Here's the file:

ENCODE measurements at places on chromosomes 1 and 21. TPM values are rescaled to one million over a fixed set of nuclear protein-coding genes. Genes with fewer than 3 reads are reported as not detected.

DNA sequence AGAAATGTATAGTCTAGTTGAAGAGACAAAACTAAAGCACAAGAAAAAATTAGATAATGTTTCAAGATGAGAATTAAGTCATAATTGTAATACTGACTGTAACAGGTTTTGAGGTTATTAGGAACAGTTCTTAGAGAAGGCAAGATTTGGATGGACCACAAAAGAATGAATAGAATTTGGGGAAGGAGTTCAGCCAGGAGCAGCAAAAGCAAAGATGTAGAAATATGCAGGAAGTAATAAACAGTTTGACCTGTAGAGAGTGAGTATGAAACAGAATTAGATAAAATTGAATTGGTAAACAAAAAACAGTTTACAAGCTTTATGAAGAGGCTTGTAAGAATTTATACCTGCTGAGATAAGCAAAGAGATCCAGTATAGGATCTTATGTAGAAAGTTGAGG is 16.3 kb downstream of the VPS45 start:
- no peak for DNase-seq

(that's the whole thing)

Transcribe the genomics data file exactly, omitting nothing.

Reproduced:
ENCODE measurements at places on chromosomes 1 and 21. TPM values are rescaled to one million over a fixed set of nuclear protein-coding genes. Genes with fewer than 3 reads are reported as not detected.

DNA sequence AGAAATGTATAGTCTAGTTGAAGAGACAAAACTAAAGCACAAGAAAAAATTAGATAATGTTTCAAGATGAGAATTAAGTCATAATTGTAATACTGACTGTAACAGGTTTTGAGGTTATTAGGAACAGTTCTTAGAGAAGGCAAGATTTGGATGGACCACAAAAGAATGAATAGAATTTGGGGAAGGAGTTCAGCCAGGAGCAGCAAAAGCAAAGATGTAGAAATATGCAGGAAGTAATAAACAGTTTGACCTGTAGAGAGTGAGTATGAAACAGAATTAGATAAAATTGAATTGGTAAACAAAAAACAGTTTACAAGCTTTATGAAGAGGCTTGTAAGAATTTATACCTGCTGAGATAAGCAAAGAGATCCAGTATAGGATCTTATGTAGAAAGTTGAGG is 16.3 kb downstream of the VPS45 start:
- no peak for DNase-seq